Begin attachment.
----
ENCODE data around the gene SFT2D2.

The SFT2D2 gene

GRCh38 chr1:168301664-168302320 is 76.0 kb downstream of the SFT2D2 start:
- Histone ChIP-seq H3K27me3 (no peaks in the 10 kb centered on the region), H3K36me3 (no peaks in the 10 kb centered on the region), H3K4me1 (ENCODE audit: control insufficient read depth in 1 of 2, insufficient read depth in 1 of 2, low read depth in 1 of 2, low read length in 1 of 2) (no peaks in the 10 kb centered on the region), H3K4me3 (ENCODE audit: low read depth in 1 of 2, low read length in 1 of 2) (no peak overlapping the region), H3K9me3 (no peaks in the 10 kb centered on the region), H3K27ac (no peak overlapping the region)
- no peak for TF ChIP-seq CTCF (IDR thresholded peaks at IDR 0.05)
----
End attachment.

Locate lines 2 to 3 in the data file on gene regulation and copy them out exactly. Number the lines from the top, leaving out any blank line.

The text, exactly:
The SFT2D2 gene

GRCh38 chr1:168301664-168302320 is 76.0 kb downstream of the SFT2D2 start: